When the Minnesota Freedom Fund pays an individual’s bail, we do not ask them or their friends and family to pay us a fee and we do not ask for any collateral. While bail bond agents use predatory practices to make a profit, we operate as a non-profit, supporting those who request bail without forcing them or their loved ones to risk their own financial security to do so.


We also never ask anyone to give up their rights.
When we pay an individual’s bail we do so because we believe that no one should be forced to remain in a cage before they even begin their trial, not because we’re trying to make a profit off of someone’s misfortune. And we don’t believe they should give up their right to privacy solely because they need help.

Who are the key players in the for-profit bail industry?

When an individual seeks out a bail bond agent, they can do a quick internet search and come up with dozens of bail bond companies promising to provide the money. However, for-profit bail is big business, and these small companies don’t have the cash on hand to cover the amount they pay out.

As a result, many of these bail bond companies are underwritten by massive insurance corporations, many of which aren’t even based in the United States. According to a 2017 ACLU report, the top nine bail insurers cover the vast majority of the estimated $14 billion in bonds posted by the for-profit bail industry each year.


As the for-profit bail industry has grown in size and profitability, so have the industry’s efforts to build its political muscle and beat back attempts at regulation and greater transparency. Through associations like the American Bail Coalition, the industry has poured millions of dollars into political contributions, lobbying efforts and other attempts to pass laws favorable to the industry while blocking legislation or referendums designed to limit its abuses.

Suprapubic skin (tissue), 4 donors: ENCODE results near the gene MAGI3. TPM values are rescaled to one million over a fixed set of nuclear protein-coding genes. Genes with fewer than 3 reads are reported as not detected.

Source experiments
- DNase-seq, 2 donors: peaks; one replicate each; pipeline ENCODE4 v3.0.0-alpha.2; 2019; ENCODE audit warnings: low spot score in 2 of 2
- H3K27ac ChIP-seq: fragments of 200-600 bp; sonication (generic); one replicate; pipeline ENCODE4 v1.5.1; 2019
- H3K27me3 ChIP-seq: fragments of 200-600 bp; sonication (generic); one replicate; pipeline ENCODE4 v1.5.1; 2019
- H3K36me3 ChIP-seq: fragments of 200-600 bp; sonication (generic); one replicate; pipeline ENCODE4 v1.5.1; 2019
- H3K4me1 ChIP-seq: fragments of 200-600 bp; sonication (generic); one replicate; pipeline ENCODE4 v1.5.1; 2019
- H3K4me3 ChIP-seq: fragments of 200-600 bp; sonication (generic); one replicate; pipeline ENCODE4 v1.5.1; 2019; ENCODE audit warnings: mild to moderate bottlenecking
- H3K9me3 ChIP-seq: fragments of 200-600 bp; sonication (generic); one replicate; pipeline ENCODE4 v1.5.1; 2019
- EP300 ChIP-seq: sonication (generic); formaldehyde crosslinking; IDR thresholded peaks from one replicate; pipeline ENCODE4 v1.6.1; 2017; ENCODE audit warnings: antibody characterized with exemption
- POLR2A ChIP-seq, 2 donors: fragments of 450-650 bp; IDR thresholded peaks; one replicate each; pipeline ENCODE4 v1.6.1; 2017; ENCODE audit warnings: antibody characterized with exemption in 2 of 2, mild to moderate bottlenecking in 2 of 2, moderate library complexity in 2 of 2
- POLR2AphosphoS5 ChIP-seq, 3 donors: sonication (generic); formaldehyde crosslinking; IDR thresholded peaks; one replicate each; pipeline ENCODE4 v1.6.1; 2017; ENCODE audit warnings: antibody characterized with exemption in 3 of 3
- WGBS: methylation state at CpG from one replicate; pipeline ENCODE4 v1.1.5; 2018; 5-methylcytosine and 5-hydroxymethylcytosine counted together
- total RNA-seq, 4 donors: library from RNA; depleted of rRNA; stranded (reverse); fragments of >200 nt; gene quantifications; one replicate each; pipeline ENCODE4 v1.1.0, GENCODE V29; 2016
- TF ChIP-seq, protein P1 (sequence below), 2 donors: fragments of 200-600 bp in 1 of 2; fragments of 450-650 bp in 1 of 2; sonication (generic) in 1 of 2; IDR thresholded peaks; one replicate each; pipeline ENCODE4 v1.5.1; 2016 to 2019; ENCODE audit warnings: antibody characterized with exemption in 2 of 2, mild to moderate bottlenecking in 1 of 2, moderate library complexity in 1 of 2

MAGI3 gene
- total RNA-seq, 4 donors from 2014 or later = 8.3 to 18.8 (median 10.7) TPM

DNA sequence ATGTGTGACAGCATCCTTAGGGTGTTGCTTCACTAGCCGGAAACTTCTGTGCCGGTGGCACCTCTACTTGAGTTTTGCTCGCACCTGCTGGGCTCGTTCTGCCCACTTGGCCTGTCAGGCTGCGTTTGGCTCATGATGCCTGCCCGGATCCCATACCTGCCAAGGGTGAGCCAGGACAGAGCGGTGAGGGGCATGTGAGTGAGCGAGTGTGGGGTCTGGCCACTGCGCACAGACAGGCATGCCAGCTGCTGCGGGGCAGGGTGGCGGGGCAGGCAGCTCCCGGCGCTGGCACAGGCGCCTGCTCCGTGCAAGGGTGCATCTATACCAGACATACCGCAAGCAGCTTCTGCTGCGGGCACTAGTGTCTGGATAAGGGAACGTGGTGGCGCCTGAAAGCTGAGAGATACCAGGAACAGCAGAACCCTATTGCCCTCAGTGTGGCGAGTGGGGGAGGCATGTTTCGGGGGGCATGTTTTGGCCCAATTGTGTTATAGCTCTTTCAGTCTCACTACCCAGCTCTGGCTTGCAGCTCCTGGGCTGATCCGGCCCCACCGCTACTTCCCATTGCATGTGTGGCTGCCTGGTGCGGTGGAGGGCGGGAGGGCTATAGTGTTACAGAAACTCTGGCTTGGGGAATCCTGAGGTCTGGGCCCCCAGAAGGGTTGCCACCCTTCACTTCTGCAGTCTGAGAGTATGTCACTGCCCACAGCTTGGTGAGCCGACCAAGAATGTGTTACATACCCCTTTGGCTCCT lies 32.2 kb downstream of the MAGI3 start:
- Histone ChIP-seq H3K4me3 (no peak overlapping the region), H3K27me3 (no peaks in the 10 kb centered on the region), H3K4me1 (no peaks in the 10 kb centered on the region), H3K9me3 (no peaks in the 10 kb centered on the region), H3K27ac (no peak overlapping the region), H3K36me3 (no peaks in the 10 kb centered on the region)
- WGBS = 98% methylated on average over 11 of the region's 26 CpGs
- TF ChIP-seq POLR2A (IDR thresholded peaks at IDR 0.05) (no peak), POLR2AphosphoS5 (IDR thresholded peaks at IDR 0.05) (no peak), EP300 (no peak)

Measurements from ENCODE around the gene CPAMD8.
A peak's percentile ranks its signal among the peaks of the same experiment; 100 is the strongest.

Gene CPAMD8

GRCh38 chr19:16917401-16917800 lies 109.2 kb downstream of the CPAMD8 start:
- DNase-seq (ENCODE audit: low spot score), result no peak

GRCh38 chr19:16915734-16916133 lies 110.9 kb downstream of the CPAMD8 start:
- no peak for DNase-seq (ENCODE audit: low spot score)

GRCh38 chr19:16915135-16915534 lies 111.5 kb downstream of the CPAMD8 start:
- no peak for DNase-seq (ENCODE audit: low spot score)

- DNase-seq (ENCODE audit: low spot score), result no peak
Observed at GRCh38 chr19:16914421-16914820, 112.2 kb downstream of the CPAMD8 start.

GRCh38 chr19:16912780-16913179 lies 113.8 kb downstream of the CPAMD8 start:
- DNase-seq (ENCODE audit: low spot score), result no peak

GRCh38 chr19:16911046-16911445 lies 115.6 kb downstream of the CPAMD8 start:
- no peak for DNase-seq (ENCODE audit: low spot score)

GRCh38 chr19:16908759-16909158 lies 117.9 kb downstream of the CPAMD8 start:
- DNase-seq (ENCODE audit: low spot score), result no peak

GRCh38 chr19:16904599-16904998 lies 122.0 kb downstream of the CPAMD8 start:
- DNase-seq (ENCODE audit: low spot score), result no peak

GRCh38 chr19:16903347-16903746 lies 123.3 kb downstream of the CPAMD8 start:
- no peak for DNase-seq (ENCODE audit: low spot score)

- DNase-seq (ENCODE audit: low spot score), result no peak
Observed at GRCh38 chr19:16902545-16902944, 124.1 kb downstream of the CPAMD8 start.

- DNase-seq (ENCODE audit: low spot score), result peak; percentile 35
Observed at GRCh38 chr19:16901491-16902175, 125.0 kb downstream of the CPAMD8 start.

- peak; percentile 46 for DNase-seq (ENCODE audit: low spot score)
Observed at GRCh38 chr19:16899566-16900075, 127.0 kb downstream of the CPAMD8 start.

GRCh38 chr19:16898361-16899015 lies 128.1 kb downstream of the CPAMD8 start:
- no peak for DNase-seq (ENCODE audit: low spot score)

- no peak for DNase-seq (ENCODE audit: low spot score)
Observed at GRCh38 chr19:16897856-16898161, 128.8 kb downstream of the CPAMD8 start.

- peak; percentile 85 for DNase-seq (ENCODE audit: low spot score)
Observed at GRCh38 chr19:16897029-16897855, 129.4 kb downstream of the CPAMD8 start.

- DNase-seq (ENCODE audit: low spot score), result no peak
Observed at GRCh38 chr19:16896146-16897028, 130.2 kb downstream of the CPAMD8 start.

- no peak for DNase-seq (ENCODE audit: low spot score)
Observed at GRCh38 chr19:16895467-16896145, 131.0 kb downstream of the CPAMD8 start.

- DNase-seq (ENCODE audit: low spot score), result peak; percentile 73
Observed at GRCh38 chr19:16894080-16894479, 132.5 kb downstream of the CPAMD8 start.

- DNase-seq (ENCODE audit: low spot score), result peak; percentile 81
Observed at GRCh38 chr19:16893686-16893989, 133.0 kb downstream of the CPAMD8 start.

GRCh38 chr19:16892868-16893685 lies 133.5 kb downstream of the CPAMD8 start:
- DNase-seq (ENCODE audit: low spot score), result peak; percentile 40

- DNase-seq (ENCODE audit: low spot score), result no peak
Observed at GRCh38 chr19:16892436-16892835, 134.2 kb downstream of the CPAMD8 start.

In California, for instance, the industry spent an estimated $11 million to overturn a ban on cash bail.

What about regulation and oversight?

There is no national standard for regulating the for-profit bail industry. In Minnesota, bail bond agents must be licensed by the Department of Commerce, but there are no written or verbal tests or certifications.

In 2016, the department spent three years investigating allegations that Minnesota bail bond agents failed  to comply with relevant Minnesota laws and court rules. The probe ended with the department entering into consent orders with all 21 insurance companies operating in Minnesota that requires minimum standards of pricing, record keeping, methods of holding collateral, and auditing.

In announcing this agreement, Minnesota Commerce Commissioner Mike Rothman said it “was necessary because too many people in the bail bond industry thought they were in the Wild West and the rules didn’t apply to them.”


Still, the lack of consistent oversight and regulatory gaps at both the state and local level enable the industry to continue engaging in misconduct — and pocketing lots of money along the way — while taking advantage of individuals in their hour of most desperate need. It’s a fundamentally corrupt industry that needs to be abolished. Until that time comes, Minnesota Freedom Fund remains committed to protecting Minnesota's communities with collateral-free bail support, never asking an individual to give up rights that are fundamentally theirs to begin with.